Today, technology-driven ventures continue to disrupt industries around the world and entrepreneurial ecosystems in developing economies are evolving, creating a better backdrop for entrepreneurs and investors who wish to explore high potential opportunities. Despite following the lead of Silicon Valley, the most advanced ecosystem in the world, these newly formed networks that include universities, incubators, accelerator programs, angel investor organizations and venture capital firms are still lacking. Consequently, investors and founders face distinct challenges that they would not encounter in Silicon Valley including access to local markets, lack of funding, inadequate talent pools and complex legal and political context. As developing economies grow and become more connected, new and exciting entrepreneurial opportunities arise across markets and industries. Smartphones, the best sensors on earth have already been deployed and new technologies, such as Machine Learning and Blockchain, will allow problems to be solved at a scale like never seen before. nnnThe cases and guests will reveal entrepreneurial challenges through the eyes of founders and investors that have seized these opportunities at different stages of the venture: ideation, launch and escalation. This course is designed to showcase innovative companies in high growth industries such as consumer Internet, financial services, health care and education. It will feature the latest trends and opportunities in Asia, Middle East, Africa and Latin America. By taking this course, you will be better equipped to observe and explain developing economy ecosystems and the opportunities and challenges they present.
Units: 2 | Grading: GSB Student Option LTR/PF

STRAMGT 573: Moore's Law and the Convergence of Computing and Communications; Strategic Thinking in Action

This six-session (2-unit) Bass seminar focuses on strategic leadership and builds on core strategic leadership coursework in the MBA program. The course uses the seminar format with expectations of extensive contributions from all students to the discussion in each session. Through seminar discussions, we aim to deepen our understanding of strategic dynamics and transformational change at the industry and organizational levels of analysis in dynamic environments. The seminar's aim is to improve participants' ability to develop strategically informed action plans that are imaginative, inspiring and workable. nnThe seminar's conceptual frameworks include traditional tools of strategic and competitive analysis from the core MBA course on strategic leadership, conceptual frameworks developed by the instructors that help understand the role of strategy-making in the evolution and transformation of organizations and industries, and theoretical frameworks that help understand the interplays b more »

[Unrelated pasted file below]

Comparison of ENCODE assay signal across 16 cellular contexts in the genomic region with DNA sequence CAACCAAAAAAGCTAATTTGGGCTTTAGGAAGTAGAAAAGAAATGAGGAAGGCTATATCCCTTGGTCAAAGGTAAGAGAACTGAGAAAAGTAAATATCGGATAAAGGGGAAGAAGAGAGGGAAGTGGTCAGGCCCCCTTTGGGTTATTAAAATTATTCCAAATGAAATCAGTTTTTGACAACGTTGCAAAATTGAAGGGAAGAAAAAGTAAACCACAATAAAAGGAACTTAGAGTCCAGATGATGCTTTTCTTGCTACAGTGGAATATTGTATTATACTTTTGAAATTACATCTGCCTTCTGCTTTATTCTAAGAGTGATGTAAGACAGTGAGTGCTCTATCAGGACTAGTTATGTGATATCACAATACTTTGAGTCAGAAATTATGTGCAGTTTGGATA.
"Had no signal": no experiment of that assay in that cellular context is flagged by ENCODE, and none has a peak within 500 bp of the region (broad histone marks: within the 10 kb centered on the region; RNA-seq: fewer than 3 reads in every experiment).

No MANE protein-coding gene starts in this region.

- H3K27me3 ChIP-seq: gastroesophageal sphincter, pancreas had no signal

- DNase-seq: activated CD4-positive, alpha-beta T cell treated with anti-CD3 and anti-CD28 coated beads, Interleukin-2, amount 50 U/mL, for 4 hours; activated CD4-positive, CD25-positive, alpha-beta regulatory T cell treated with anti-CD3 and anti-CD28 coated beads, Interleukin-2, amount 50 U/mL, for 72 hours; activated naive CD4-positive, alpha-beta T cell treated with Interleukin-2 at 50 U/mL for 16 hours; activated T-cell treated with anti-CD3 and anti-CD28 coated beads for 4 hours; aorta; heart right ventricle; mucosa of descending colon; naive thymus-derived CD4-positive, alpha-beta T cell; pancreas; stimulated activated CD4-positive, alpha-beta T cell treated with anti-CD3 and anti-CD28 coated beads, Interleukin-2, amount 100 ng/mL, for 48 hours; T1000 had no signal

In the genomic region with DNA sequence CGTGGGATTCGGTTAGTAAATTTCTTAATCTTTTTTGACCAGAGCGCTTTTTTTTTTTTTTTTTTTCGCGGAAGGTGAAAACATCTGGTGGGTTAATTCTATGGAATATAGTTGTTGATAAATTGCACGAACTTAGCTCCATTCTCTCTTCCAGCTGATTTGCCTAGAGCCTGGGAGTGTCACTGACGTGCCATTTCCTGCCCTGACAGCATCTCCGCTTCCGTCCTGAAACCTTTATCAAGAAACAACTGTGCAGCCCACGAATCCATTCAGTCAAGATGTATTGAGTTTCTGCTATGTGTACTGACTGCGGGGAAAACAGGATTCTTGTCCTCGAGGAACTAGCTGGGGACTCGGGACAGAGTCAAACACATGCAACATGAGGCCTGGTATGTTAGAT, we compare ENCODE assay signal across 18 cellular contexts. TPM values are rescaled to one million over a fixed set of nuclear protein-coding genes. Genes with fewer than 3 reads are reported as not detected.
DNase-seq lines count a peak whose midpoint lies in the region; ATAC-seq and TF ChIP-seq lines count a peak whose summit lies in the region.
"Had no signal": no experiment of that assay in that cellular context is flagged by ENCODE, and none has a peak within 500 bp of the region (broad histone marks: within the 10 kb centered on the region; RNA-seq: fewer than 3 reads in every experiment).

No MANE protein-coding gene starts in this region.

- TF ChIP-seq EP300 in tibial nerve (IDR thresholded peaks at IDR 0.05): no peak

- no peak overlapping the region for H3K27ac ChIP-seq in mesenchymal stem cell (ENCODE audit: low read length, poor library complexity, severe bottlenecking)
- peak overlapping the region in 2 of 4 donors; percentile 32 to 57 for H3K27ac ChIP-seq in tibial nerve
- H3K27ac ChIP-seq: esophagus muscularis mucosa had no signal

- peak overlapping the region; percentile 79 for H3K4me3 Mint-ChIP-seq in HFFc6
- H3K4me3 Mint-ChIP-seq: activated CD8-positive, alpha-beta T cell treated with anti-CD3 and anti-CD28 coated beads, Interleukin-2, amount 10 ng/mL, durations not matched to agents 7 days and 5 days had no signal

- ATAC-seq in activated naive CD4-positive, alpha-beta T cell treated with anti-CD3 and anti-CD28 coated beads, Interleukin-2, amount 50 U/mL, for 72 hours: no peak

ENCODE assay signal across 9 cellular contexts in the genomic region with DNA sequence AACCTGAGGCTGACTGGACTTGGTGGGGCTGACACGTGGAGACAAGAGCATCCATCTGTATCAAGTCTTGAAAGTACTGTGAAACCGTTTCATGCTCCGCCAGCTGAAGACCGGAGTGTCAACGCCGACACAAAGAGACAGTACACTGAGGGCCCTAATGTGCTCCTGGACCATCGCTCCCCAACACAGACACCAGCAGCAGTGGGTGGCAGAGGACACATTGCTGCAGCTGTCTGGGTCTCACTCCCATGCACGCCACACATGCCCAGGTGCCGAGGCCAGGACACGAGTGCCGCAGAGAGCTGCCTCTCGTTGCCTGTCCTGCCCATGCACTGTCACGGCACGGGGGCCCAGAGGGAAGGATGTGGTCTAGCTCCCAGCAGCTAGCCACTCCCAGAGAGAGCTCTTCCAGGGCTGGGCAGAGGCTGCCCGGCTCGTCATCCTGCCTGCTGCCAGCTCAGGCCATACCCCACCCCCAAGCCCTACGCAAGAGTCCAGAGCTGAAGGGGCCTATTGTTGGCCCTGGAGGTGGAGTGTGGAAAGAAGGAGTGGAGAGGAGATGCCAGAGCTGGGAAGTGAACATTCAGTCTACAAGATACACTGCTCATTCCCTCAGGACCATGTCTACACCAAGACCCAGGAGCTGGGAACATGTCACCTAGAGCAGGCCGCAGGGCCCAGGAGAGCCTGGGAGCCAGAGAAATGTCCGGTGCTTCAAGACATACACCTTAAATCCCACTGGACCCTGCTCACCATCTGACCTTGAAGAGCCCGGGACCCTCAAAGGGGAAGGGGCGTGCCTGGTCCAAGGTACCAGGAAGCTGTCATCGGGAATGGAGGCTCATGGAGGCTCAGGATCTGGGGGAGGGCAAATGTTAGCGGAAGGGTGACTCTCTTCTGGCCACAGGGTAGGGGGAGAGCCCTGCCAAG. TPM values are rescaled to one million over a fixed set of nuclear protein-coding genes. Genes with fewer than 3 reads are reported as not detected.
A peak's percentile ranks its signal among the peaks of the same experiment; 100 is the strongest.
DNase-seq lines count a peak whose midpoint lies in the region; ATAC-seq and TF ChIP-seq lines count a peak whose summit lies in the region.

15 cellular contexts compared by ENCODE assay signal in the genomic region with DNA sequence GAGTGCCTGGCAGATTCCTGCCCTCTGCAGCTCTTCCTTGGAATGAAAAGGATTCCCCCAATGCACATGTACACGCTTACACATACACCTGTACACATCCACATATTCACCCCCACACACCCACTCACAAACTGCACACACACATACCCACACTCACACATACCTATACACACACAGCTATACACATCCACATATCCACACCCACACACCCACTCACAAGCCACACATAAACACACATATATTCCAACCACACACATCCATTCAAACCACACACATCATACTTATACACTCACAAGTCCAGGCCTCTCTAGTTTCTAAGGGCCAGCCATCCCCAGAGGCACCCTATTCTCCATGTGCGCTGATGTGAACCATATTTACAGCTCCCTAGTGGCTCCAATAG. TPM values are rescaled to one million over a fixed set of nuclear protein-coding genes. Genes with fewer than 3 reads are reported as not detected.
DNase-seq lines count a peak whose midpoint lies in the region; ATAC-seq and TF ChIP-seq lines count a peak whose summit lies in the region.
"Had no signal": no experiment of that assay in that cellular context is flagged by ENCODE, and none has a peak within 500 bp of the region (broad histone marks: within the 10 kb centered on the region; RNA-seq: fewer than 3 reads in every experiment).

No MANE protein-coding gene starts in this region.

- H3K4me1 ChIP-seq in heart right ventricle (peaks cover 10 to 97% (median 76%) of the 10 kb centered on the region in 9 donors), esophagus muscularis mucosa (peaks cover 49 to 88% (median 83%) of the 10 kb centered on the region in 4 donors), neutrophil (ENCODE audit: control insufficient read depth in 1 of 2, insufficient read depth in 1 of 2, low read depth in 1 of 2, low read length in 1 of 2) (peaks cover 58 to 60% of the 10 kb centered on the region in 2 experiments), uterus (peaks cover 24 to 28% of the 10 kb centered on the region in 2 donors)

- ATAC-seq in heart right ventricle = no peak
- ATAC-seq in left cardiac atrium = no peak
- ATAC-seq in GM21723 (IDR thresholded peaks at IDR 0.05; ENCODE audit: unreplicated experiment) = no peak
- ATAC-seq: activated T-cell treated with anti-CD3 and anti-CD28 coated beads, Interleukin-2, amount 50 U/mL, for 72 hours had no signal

This six-session (2-unit) Bass seminar focuses on strategic leadership and builds on core strategic leadership coursework in the MBA program. The course uses the seminar format with expectations of extensive contributions from all students to the discussion in each session. Through seminar discussions, we aim to deepen our understanding of strategic dynamics and transformational change at the industry and organizational levels of analysis in dynamic environments. The seminar's aim is to improve participants' ability to develop strategically informed action plans that are imaginative, inspiring and workable. nnThe seminar's conceptual frameworks include traditional tools of strategic and competitive analysis from the core MBA course on strategic leadership, conceptual frameworks developed by the instructors that help understand the role of strategy-making in the evolution and transformation of organizations and industries, and theoretical frameworks that help understand the interplays between technology strategy and corporate strategy. Three of the six session will feature discussions with senior executives from key industry players. The seminar's pedagogy involves informed debate including with the guest executives to evaluate and hone well-researched views by the participants as well as the writing and presentation of position papers by small groups of seminar participants concerning the seminar's analytical topics.nnIn this fall's seminar we will examine the evolution of the global semiconductor industry in light of the ongoing impact of Moore's Law and the convergence of computing and wireless communications industries, and how it has been and will be affected by strategic actions of entrepreneurial startups, incumbent corporations, and governments in multiple geographies.nnSeveral interrelated topics will be discussed as they impact three key industry segments of the global semiconductor industry that are the focus of the seminar.